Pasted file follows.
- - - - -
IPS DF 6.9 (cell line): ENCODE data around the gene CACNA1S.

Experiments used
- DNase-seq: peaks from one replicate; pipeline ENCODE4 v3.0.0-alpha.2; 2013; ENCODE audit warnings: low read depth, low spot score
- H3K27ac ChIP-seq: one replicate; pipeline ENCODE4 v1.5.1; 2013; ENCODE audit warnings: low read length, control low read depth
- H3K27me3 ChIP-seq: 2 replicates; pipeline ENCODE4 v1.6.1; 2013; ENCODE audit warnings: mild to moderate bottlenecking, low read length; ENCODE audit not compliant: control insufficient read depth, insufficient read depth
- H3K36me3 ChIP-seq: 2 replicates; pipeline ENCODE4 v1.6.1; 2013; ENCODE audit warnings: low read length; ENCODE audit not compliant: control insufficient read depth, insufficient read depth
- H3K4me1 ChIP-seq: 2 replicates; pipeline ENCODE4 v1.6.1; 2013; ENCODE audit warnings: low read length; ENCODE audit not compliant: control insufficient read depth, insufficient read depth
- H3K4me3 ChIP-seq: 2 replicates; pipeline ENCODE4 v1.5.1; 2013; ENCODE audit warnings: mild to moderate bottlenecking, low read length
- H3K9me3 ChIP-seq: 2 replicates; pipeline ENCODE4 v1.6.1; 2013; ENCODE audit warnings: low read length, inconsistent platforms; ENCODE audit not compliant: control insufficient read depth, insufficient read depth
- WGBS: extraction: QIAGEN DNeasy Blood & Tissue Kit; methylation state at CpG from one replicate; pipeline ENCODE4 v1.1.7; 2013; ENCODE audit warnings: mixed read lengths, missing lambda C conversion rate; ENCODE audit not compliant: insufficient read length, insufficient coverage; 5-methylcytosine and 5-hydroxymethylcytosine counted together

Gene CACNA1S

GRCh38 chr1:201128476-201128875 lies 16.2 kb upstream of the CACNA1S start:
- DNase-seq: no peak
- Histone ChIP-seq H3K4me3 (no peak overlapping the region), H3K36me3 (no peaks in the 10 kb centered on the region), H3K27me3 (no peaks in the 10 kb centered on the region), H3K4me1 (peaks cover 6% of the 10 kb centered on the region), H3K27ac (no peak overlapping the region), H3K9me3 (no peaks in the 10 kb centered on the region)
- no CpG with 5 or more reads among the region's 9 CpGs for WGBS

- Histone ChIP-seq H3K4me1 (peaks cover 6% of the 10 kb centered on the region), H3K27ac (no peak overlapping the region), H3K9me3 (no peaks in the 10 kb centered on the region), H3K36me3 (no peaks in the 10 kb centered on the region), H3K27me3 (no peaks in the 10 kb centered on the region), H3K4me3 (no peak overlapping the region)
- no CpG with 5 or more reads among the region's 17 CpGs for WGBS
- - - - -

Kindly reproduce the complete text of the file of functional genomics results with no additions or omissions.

IPS DF 6.9 (cell line): ENCODE data around the gene CACNA1S.

Experiments used
- DNase-seq: peaks from one replicate; pipeline ENCODE4 v3.0.0-alpha.2; 2013; ENCODE audit warnings: low read depth, low spot score
- H3K27ac ChIP-seq: one replicate; pipeline ENCODE4 v1.5.1; 2013; ENCODE audit warnings: low read length, control low read depth
- H3K27me3 ChIP-seq: 2 replicates; pipeline ENCODE4 v1.6.1; 2013; ENCODE audit warnings: mild to moderate bottlenecking, low read length; ENCODE audit not compliant: control insufficient read depth, insufficient read depth
- H3K36me3 ChIP-seq: 2 replicates; pipeline ENCODE4 v1.6.1; 2013; ENCODE audit warnings: low read length; ENCODE audit not compliant: control insufficient read depth, insufficient read depth
- H3K4me1 ChIP-seq: 2 replicates; pipeline ENCODE4 v1.6.1; 2013; ENCODE audit warnings: low read length; ENCODE audit not compliant: control insufficient read depth, insufficient read depth
- H3K4me3 ChIP-seq: 2 replicates; pipeline ENCODE4 v1.5.1; 2013; ENCODE audit warnings: mild to moderate bottlenecking, low read length
- H3K9me3 ChIP-seq: 2 replicates; pipeline ENCODE4 v1.6.1; 2013; ENCODE audit warnings: low read length, inconsistent platforms; ENCODE audit not compliant: control insufficient read depth, insufficient read depth
- WGBS: extraction: QIAGEN DNeasy Blood & Tissue Kit; methylation state at CpG from one replicate; pipeline ENCODE4 v1.1.7; 2013; ENCODE audit warnings: mixed read lengths, missing lambda C conversion rate; ENCODE audit not compliant: insufficient read length, insufficient coverage; 5-methylcytosine and 5-hydroxymethylcytosine counted together

Gene CACNA1S

GRCh38 chr1:201128476-201128875 lies 16.2 kb upstream of the CACNA1S start:
- DNase-seq: no peak
- Histone ChIP-seq H3K4me3 (no peak overlapping the region), H3K36me3 (no peaks in the 10 kb centered on the region), H3K27me3 (no peaks in the 10 kb centered on the region), H3K4me1 (peaks cover 6% of the 10 kb centered on the region), H3K27ac (no peak overlapping the region), H3K9me3 (no peaks in the 10 kb centered on the region)
- no CpG with 5 or more reads among the region's 9 CpGs for WGBS

- Histone ChIP-seq H3K4me1 (peaks cover 6% of the 10 kb centered on the region), H3K27ac (no peak overlapping the region), H3K9me3 (no peaks in the 10 kb centered on the region), H3K36me3 (no peaks in the 10 kb centered on the region), H3K27me3 (no peaks in the 10 kb centered on the region), H3K4me3 (no peak overlapping the region)
- no CpG with 5 or more reads among the region's 17 CpGs for WGBS